Aspirations

11
53466460 - computer keyboard with a lack and white danger sign with text tax fraud

Listen to this Story

Coming to the United States offers immigrants an opportunity to prosper in a country with more pervasive social freedoms and economic opportunities. However, The Star Tribune tells the story of a Minnesota couple who took the opportunity to use some aspiring citizens to commit tax fraud. As a result, they received more than $1.8 million from the Internal Revenue Service (IRS) by filing about 1,000 bogus tax returns.

The story states that the husband and wife tag team operated an immigration assistance and tax preparation business in Minnesota and Florida, targeting Minnesotans as well as Guatemalan immigrants. (Perhaps they spent their summer months searching for victims in Minnesota then travelled to Florida during the winter months. It looks like they had a steady supply of victims in order to generate nearly $2 million in fraudulent tax returns.)

After obtaining official identification papers for the Guatemalan victims, the man then used them to secure taxpayer identification numbers. This information was used to file multiple years of bogus tax returns in their names supported by false financial records, non-existent dependents and fake education credits. Further complicating their case, most of the victims of this fraud conspiracy lived in Florida, although their taxpayer ID applications indicated their residence was a shipping store in Minnesota. (Good try, but did they really think that wouldn’t be noticed?)

In order to receive the fraudulent refunds from their schemes, these tax preparation tricksters did not sign the tax returns verifying that they had prepared the returns, intending to place the blame on their victims if audited. The couple directed the tax refunds to their personal bank accounts. Once the funds were received, they deducted a fee before paying their clients.

The husband pleaded guilty to conspiracy charges, while the wife pleaded guilty to filing a false tax refund. As part of their sentences, the husband agreed to repay $1.8 million in restitution to victims and to cooperate with Minnesota investigators to go after other alleged participants in this scheme. The wife has agreed to pay more than $45,000 in restitution and to serve up to 21 months in prison.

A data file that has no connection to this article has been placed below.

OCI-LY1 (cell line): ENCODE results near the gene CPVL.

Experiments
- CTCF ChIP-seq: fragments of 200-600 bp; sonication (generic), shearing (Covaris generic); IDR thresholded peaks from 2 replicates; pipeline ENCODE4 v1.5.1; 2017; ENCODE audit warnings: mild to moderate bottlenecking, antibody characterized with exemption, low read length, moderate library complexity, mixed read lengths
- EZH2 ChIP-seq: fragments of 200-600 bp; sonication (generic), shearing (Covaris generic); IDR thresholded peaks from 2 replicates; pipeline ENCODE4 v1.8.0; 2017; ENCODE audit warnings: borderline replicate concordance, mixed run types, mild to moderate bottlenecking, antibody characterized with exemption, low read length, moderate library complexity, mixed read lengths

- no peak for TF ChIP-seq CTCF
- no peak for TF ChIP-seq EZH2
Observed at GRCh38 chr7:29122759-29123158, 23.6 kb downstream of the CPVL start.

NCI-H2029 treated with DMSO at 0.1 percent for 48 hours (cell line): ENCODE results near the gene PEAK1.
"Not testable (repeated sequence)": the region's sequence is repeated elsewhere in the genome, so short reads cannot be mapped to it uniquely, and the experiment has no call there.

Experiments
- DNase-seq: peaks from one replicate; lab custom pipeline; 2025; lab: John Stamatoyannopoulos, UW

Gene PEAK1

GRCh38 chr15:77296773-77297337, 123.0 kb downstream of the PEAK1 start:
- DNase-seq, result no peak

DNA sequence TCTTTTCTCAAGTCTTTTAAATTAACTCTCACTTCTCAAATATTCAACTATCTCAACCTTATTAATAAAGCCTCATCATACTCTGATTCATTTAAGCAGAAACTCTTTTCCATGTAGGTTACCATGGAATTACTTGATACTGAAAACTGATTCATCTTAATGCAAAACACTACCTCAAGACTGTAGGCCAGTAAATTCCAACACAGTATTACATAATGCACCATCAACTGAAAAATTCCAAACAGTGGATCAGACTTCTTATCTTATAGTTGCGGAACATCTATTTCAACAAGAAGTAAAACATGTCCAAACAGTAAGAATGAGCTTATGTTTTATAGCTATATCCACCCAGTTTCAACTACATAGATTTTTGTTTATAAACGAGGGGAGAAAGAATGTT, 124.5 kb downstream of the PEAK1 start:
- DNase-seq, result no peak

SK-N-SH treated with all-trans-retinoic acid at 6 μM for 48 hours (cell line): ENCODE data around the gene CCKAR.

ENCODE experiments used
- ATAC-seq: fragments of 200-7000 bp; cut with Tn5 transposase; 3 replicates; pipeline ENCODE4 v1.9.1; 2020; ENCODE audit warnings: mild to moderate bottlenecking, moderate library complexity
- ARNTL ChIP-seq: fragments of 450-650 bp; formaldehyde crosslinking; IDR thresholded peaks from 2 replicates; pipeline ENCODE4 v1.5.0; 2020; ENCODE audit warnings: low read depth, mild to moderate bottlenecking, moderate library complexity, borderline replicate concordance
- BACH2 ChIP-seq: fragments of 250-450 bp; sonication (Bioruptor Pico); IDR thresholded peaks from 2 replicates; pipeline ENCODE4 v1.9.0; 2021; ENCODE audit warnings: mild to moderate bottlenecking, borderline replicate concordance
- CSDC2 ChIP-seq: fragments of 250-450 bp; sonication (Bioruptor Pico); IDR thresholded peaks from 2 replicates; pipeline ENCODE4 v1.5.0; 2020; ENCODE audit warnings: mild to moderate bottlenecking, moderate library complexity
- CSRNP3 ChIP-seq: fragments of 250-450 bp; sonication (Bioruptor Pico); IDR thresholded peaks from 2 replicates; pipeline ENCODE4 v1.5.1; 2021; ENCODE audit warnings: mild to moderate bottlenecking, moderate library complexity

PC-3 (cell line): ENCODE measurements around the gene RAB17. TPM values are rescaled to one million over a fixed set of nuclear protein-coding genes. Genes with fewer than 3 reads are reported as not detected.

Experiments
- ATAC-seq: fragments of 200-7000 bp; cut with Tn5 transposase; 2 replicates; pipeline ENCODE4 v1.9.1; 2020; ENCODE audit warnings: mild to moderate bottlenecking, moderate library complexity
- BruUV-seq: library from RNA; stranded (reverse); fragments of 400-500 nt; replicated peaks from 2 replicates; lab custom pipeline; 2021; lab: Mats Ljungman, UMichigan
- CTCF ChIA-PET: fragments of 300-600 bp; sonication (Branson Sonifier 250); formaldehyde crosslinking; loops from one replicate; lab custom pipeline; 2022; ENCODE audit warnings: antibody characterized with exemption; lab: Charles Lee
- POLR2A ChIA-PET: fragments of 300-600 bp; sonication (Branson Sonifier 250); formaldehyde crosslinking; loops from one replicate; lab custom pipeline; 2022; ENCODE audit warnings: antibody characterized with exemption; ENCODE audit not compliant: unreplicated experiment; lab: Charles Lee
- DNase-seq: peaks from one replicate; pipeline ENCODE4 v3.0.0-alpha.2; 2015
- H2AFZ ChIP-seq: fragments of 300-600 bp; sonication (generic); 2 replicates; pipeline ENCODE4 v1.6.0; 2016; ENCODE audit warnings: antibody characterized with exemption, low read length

Like many in the criminal justice system, the story states that these fraudsters had previously aspired to steal from the government. Their first run-in with fraud investigators occurred more than a decade ago, also in Florida where they operated a service that helped arrange sham marriages so immigrants could obtain U.S. citizenship. In that previous case, the couple struck a bargain with each spouse pleading guilty to a single count of fraud and the misuse of a visa. They ended up serving three years of probation. (Hopefully their current plea bargain, which includes more severe punishments, will provide the necessary level of discipline needed to finally stop this couple from victimizing immigrants and other honest taxpaying citizens.)

Source: Today’s ”Fraud of the Day” is based on an article titled, ”Minnesota couple plead guilty to huge tax scam” written by Dan Browning and published by The Star Tribune on Nov. 17, 2015.

A Shakopee couple pleaded guilty to federal charges Monday in what authorities characterized as a wide-ranging, multimillion-dollar income tax refund scheme that preyed on immigrants in Minnesota and Florida.

Mark Arlin Hammerschmidt pleaded guilty to conspiracy charges and has agreed to cooperate with authorities investigating the scam. He faces up to nine years in prison. He also agreed to pay more than $1.8 million in restitution to victims.

Read More

SHARE
Previous articleDisqualified
Next articlePowering a Conspiracy
Larry Benson
Larry Benson is currently the Director of Strategic Alliances for Revenue Discovery and Recovery at LexisNexis Risk Solutions. In this role, Benson is responsible for developing partnerships for the tax and revenue and child support enforcement verticals. He focuses on embedded companies that have a need for third-party analytics to enhance their current offerings.